Thomas Powles, MBBS
The treatment of patients with kidney cancer will differ greatly in the next decade because of changes in the landscape that occurred in 2017, according to Thomas Powles MBBS, MRCP, MD.
, Powles, a clinical professor of genitourinary oncology, Barts Cancer Institute in London, United Kingdom, discussed the findings from the CheckMate-214 trial, as well as continuing studies in immunotherapy and targeted therapy in kidney cancer, and how this new data might affect the treatment of kidney cancer going forward.
OncLive: Please discuss some of the recent advances in the treatment of patients with kidney cancer.
There has been a change in kidney cancer over the last year. It has been an enormous change; in fact, things will never be the same again. The change has been the essential replacement of frontline VEGF-targeted therapy with combination immunotherapy. That change happened because of a trial called CheckMate-214, which combined ipilimumab and nivolumab. It showed that those 2 drugs in patients with intermediate- or poor-risk disease outperformed sunitinib in terms of response rate and, importantly, overall survival [OS].
There are some complicating issues in the data, as you can imagine. There is a group of good-risk patients, who obviously have good prognostic factors, performance status, and blood parameters. In their premature analysis, this group of patients didn't seem to do better with immunotherapy than sunitinib. In my opinion, that data are immature, and we will have to see how that pans out. But certainly VEGF-targeted therapy for that group of good-risk patients is still a viable option. Although, I would argue that you could also give immunotherapy to that group.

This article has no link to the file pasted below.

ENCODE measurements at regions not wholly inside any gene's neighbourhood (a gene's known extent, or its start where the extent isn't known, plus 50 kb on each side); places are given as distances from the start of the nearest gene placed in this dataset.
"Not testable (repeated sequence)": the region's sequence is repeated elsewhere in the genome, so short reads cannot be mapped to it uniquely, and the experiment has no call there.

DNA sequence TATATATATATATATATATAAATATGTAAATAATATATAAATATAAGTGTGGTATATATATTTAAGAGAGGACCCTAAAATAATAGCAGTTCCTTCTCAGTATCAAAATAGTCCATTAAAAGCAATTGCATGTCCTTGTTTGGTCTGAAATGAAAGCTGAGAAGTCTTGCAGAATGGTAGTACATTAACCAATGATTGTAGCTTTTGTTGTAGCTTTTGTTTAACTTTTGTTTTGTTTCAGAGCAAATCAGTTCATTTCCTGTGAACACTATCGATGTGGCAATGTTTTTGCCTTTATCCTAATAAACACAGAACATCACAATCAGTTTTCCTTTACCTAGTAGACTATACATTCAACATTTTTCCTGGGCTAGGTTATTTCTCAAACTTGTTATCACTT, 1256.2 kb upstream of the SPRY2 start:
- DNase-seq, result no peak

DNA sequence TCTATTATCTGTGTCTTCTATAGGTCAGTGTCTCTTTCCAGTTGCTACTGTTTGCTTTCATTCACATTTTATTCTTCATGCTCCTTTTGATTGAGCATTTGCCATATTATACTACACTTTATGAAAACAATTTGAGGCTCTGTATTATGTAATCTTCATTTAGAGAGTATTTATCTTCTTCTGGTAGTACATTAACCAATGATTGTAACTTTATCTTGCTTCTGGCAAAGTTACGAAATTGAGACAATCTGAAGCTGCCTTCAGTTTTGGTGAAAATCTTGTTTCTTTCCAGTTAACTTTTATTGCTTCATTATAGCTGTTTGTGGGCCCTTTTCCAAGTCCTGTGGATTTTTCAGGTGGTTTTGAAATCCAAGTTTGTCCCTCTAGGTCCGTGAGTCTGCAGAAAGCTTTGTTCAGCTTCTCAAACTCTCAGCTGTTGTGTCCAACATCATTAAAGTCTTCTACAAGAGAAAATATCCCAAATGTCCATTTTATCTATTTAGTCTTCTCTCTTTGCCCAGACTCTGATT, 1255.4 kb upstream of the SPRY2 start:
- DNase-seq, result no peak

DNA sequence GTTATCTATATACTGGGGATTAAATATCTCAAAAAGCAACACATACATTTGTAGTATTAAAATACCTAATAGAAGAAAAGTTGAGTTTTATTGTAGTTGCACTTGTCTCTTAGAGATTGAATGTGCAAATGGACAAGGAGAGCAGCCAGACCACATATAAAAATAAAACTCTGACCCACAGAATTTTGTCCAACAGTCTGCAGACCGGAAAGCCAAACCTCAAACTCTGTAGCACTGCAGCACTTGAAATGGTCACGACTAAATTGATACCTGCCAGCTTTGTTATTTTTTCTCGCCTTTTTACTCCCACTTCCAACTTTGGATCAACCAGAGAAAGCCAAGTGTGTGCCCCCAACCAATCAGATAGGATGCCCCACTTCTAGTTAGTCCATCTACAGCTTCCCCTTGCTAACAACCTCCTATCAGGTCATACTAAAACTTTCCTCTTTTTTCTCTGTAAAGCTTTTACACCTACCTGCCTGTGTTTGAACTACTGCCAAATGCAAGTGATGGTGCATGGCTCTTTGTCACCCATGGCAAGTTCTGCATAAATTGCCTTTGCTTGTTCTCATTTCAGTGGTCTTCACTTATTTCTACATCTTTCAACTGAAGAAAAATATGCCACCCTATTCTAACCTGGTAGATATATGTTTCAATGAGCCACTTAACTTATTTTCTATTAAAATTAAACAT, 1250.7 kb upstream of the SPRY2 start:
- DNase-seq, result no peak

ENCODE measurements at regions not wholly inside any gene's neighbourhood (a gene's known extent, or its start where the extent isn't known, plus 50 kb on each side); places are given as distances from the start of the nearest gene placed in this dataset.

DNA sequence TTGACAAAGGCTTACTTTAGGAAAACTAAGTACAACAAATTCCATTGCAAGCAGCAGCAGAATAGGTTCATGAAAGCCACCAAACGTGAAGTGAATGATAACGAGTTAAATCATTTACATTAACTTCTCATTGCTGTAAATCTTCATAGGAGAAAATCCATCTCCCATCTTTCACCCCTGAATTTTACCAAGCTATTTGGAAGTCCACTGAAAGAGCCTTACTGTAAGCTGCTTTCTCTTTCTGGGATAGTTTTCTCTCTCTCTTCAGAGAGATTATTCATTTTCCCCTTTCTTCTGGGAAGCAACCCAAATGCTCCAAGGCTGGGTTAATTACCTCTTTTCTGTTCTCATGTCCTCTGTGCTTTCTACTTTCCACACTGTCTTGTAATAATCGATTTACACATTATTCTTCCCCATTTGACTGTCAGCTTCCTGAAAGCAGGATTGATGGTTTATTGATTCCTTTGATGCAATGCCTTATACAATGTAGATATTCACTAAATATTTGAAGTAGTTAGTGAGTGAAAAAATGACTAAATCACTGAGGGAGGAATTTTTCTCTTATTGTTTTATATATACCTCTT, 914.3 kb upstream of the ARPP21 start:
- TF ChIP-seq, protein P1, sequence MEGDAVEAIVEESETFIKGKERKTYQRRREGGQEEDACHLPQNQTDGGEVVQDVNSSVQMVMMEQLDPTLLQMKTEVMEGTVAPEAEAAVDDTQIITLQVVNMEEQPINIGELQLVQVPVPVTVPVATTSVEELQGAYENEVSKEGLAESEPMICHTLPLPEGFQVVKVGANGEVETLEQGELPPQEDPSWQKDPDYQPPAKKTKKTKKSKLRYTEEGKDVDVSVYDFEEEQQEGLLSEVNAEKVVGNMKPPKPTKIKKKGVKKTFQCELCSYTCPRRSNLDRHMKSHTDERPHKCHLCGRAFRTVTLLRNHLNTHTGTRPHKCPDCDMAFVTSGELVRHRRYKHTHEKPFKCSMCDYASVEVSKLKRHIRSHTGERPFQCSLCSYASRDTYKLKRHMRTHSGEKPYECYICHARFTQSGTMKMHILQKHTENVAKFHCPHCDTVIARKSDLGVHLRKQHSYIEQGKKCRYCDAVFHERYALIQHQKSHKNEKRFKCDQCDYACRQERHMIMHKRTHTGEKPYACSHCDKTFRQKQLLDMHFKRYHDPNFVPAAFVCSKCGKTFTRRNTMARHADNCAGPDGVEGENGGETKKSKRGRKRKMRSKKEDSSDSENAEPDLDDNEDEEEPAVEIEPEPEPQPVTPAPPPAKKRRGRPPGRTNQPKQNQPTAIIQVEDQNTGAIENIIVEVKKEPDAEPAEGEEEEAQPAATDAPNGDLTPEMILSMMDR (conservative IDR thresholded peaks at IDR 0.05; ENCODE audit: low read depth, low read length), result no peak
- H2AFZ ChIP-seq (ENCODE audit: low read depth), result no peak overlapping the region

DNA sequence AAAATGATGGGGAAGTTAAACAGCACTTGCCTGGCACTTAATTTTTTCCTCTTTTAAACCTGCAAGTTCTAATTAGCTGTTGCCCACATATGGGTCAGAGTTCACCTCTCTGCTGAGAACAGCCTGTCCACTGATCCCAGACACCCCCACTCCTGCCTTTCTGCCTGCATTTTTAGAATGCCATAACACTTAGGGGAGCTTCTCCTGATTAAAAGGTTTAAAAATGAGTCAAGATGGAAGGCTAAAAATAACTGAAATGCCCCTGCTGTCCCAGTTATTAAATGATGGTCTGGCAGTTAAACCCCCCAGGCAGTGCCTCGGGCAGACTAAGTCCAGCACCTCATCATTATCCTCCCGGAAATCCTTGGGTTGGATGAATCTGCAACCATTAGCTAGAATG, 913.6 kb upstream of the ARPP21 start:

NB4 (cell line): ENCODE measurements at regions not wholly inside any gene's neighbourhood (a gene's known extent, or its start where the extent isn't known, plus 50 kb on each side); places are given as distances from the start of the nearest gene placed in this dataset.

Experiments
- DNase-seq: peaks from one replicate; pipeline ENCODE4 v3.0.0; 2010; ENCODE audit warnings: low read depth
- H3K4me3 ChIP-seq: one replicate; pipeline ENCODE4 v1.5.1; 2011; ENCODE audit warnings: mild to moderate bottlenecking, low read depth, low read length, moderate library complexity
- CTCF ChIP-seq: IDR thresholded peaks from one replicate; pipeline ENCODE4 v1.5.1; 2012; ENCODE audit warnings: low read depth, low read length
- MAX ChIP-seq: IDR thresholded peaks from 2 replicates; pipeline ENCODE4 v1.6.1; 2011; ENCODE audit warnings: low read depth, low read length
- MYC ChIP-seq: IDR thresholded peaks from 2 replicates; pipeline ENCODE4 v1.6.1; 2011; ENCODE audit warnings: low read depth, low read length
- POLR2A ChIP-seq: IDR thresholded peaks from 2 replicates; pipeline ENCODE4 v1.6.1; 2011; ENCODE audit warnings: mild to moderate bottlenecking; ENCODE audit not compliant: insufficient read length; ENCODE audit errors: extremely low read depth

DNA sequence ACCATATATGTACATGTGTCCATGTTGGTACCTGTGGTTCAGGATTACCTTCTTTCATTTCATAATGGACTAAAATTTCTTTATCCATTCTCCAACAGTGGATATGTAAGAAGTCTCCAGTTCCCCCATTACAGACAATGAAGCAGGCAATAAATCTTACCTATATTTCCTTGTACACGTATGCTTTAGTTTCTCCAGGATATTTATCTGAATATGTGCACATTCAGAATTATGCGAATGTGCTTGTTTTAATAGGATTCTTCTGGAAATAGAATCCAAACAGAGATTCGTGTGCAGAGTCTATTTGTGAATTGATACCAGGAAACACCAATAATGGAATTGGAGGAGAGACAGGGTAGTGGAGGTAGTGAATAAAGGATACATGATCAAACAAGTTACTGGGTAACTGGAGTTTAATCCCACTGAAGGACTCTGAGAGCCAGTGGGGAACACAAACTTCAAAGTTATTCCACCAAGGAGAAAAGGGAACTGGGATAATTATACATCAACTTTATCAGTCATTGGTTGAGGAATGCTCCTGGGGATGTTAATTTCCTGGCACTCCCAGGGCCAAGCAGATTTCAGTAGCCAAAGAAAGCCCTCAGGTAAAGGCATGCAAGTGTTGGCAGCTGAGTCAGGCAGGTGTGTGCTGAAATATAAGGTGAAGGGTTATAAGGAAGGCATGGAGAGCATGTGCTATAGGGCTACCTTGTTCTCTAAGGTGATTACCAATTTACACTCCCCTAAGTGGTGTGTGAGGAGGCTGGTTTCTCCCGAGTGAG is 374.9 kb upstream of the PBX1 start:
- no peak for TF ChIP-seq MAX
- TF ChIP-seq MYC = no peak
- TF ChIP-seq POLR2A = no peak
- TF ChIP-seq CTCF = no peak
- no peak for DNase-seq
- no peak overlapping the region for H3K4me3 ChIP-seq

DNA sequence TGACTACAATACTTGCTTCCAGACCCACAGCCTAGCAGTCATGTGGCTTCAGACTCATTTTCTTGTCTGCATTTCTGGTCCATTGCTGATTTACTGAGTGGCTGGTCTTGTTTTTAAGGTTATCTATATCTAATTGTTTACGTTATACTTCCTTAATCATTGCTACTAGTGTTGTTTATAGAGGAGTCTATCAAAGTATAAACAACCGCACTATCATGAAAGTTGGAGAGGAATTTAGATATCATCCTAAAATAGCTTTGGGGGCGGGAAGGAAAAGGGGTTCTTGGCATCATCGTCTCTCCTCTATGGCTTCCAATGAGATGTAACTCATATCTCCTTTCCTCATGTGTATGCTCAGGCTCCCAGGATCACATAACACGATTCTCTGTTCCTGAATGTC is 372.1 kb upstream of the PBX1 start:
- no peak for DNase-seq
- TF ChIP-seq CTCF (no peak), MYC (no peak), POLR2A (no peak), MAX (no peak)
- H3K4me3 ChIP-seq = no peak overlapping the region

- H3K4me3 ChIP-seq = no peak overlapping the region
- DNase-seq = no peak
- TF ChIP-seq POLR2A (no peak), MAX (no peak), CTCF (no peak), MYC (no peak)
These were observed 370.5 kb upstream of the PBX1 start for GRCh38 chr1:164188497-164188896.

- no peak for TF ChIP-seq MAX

What questions remain about the future of immunotherapy in kidney cancer?
During this period of transition in kidney cancer—away from oral VEGF-targeted therapies to immune therapies—there is a question of, “What will the landscape look like?” Is that going to be immune combination therapy with ipilimumab and nivolumab? Is it going to be immune and VEGF-targeted therapies such as atezolizumab and bevacizumab, or pembrolizumab [Keytruda] and axitinib [Inlyta]?
I am really trying to pick through some of the issues that we are going to face over the next year or 2. Which drugs should we use? Can we select patients for particular therapies? How is the community going to deal with the new toxicity profiles of drugs that we haven't used widely before? How will we integrate these options into clinical practice? What I mean by that is, if we are giving sunitinib or pazopanib (Votrient) as standard of care, and then we give ipilimumab and nivolumab in 6 months, what do we do when the immunotherapy fails? Do we give the same drugs as we gave originally? Should we move to second-line therapy with axitinib and cabozantinib?
... to read the full story